Channel Insider content and product recommendations are editorially independent. We may make money when you click on links to our partners. Learn More.

After multiple delays, leaks and blogger predictions, Microsoft unveiled Windows Phone 7 Series last month at  Mobile World Congress to hearty and honest “Oohs and ahhs.” Most pre-release critical complaints were silenced, and anticipation of the first devices is growing. However, the fact remains that devices running version 7 won’t ship until October and, Microsoft made it clear that current WinMo applications built on versions 6.1 and 6.5 will not support the new 7 version.

Not too long ago, Microsoft was the de facto standard in enterprise mobile deployments. Enterprises wanting to deploy mission-critical enterprise applications like field service, trouble tickets, delivery and logistics in a wide array of verticals almost always opted for a Windows-based application. Unfortunately for Redmond, repeated delays, stopgap releases and new full-featured devices with competing operating systems shook enterprise confidence in Microsoft’s mobile strategy and slowed the number of enterprise deployments on Windows Mobile smart phones.

To top it off, last week, analytics firm ComScore released new smart phone operating system market share numbers for October through January. The stats show that Microsoft’s share took a major hit, with the company losing 4 percent from October to January, and now owns only 15.7 percent of the market. In contrast, RIM’s share rose 1.7 percent for a total 43 percent of the market, and Apple kicked it up .03 percent to end at a 25.1% ownership.

Although these numbers demonstrate market share for the whole of the smart phone market, BlackBerry and the iPhone are gaining ground as a platform of choice for enterprise productivity applications. Email, messaging and PIM increasingly are deployed easily and quickly without a second thought. Combined with the availability and rising adoption of Google’s Android—which gained 4.3 percent market share and now owns 7.1 percent of the total smart phone operating system market—Microsoft’s enterprise mobile strategy is in a bit of a pinch.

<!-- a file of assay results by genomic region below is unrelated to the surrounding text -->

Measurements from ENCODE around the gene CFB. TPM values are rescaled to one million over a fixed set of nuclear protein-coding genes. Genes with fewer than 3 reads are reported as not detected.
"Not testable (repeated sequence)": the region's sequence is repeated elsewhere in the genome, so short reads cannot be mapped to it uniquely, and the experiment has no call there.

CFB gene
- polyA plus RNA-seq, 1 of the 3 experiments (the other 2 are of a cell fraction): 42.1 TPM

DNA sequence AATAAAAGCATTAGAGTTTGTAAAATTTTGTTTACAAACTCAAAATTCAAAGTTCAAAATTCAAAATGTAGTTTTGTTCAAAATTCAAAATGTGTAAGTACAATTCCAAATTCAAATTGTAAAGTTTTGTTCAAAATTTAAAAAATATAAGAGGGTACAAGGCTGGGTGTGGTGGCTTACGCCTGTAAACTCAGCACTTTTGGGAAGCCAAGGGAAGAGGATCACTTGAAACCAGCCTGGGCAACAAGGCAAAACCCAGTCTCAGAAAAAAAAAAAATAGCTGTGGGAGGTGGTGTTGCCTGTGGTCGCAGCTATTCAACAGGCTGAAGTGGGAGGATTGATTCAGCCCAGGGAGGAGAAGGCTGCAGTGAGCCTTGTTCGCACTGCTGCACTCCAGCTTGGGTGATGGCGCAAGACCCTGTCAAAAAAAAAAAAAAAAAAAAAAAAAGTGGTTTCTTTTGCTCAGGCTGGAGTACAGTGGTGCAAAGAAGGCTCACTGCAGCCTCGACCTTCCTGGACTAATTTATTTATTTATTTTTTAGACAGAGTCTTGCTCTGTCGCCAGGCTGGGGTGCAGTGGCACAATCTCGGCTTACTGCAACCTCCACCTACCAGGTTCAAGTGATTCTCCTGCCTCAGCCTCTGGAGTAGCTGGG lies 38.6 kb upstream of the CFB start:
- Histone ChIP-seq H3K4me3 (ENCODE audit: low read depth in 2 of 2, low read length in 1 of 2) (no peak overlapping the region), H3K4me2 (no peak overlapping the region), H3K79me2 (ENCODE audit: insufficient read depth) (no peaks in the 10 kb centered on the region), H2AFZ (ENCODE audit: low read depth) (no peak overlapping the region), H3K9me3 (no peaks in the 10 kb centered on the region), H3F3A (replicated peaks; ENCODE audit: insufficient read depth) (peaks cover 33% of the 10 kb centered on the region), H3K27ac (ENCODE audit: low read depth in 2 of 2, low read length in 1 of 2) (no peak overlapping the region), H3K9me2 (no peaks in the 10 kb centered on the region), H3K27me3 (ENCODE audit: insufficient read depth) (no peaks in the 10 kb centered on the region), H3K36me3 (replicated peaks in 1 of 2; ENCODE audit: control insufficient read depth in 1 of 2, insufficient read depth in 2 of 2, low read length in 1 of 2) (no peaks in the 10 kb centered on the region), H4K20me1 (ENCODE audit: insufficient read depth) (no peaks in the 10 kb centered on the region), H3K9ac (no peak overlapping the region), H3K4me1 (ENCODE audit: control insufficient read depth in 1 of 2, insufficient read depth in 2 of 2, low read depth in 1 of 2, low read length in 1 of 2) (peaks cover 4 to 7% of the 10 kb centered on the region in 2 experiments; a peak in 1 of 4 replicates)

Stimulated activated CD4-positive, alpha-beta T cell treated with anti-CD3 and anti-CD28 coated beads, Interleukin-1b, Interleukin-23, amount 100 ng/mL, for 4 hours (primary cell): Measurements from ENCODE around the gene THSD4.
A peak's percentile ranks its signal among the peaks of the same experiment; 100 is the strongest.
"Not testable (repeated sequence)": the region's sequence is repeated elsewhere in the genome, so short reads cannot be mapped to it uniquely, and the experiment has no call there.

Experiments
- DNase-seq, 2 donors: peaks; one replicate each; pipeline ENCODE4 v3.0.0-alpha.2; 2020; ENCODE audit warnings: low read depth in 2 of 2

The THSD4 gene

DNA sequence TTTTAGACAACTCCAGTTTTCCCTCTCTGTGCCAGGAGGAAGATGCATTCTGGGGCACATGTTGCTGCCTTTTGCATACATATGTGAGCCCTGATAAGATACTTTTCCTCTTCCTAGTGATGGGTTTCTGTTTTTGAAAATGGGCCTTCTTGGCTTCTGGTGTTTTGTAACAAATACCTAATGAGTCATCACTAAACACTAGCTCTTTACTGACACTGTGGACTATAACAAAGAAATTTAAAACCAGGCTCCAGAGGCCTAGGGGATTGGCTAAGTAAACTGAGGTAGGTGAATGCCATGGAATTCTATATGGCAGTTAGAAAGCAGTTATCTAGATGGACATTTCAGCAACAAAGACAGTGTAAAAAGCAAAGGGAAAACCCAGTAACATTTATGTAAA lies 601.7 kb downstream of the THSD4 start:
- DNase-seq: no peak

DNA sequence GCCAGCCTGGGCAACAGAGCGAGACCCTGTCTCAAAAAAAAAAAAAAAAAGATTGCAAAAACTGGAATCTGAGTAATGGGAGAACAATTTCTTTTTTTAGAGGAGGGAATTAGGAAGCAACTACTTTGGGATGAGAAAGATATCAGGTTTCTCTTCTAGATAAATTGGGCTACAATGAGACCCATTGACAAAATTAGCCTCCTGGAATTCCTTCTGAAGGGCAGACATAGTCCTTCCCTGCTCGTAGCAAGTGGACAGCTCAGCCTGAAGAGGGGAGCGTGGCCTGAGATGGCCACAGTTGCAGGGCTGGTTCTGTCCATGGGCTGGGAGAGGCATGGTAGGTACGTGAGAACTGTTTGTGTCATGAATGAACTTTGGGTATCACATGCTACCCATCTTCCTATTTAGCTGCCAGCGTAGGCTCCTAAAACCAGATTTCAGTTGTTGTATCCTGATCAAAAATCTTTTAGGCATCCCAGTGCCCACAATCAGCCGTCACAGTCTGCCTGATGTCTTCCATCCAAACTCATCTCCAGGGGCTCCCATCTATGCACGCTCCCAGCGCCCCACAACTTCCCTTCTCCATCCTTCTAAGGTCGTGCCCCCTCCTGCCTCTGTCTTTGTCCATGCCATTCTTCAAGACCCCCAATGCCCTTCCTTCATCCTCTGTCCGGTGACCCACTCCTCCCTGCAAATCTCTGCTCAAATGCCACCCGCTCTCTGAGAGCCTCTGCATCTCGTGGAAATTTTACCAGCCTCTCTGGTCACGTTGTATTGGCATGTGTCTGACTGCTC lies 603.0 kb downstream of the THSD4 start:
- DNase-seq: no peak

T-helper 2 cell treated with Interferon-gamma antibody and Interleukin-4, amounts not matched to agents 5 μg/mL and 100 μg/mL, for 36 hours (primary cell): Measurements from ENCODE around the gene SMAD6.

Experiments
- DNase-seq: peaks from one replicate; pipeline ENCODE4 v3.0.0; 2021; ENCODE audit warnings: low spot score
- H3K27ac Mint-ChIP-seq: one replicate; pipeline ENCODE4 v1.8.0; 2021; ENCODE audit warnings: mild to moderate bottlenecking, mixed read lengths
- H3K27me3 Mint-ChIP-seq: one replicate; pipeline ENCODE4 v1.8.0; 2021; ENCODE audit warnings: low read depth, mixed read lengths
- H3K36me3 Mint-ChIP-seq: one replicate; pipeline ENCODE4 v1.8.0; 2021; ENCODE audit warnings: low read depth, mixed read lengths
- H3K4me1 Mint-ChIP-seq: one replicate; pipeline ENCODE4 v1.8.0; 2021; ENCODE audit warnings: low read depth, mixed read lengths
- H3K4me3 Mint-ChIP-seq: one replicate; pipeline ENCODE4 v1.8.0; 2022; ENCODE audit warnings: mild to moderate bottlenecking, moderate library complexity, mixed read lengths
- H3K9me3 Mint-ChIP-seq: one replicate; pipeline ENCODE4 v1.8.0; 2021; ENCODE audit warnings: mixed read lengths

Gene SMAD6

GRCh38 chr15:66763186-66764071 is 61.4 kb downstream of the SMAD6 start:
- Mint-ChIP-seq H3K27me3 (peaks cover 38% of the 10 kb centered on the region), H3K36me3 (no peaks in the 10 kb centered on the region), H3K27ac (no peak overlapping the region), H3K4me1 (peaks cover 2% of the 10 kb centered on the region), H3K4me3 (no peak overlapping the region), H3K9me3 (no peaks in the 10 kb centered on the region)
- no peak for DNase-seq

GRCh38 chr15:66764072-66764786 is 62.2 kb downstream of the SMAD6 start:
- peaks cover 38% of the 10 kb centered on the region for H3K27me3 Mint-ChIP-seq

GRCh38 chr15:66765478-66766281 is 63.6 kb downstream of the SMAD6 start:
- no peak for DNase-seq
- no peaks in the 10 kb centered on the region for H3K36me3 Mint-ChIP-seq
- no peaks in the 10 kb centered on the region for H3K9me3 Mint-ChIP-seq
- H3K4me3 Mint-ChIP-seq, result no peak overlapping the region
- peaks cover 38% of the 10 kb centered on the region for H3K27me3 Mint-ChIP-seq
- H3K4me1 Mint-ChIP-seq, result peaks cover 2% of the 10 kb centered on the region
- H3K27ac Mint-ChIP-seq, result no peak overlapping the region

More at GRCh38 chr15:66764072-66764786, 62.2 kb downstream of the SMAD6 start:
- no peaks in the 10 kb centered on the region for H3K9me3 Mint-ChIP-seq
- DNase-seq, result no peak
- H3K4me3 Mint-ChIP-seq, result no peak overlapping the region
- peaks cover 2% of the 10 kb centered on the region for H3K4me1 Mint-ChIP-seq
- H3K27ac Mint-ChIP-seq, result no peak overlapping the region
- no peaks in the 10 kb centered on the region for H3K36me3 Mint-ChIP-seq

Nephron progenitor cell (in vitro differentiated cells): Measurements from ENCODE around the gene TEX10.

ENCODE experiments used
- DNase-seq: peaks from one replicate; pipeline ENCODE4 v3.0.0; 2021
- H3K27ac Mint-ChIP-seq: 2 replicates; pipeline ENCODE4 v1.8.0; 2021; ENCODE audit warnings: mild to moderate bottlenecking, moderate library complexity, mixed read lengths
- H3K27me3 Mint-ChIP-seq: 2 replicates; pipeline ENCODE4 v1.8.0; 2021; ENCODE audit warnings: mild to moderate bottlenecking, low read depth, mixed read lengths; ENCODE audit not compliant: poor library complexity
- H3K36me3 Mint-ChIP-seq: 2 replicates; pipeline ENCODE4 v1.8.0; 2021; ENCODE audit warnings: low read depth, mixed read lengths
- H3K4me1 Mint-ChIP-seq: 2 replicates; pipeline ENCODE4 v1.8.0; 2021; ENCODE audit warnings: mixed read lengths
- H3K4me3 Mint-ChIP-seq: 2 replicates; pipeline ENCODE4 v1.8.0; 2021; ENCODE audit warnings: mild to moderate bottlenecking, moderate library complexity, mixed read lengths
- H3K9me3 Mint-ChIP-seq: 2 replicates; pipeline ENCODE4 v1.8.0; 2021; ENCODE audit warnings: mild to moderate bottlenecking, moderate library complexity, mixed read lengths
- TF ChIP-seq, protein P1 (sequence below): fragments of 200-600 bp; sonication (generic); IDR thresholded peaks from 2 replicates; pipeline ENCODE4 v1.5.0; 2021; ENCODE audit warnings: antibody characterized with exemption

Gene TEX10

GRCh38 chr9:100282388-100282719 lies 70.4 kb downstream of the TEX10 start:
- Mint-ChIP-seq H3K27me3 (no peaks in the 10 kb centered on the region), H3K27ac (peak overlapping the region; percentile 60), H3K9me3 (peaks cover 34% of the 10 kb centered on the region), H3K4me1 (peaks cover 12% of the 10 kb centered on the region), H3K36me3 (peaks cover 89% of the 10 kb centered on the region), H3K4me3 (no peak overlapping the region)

Carl D. Howe, Director of Anywhere Consumer Research at Yankee Group says resellers and application developers wanting to support Windows-based mobile applications have to look far out for pay-off.

“With Windows Phone 7 Series, you’re fighting for the 2012 market. Microsoft 6.5 apps won’t run on Windows Phone 7, so apps need rewrites for that platform.” said Howe. "Even once you bridge the gap in the product line, once you get there, it will take years to build a big installed base of Windows Phone 7 phones. And without a big installed base comparable to the other major platforms like iPhone and BlackBerry, it’s very hard for developers to get returns on their investments.”

So, what of the rugged device market? A market largely dominated by bulky devices running Windows Mobile from manufacturers like Motorola and Intermec. Howe says that enterprise applications are becoming more and more prevalent on consumer-grade smart phones, and the rugged hardware manufacturers will become more and more niche-focused.

“This is just part of the consumerization of the enterprise. Phones are as much as part of our personality now as jewelry, and the enterprise can’t just dictate what people use and carry without requiring them to pack two phones.” says Howe.  “Industrial phones just aren’t what consumers want to carry – No one wants to go around looking like a UPS guy when they are out at the movies.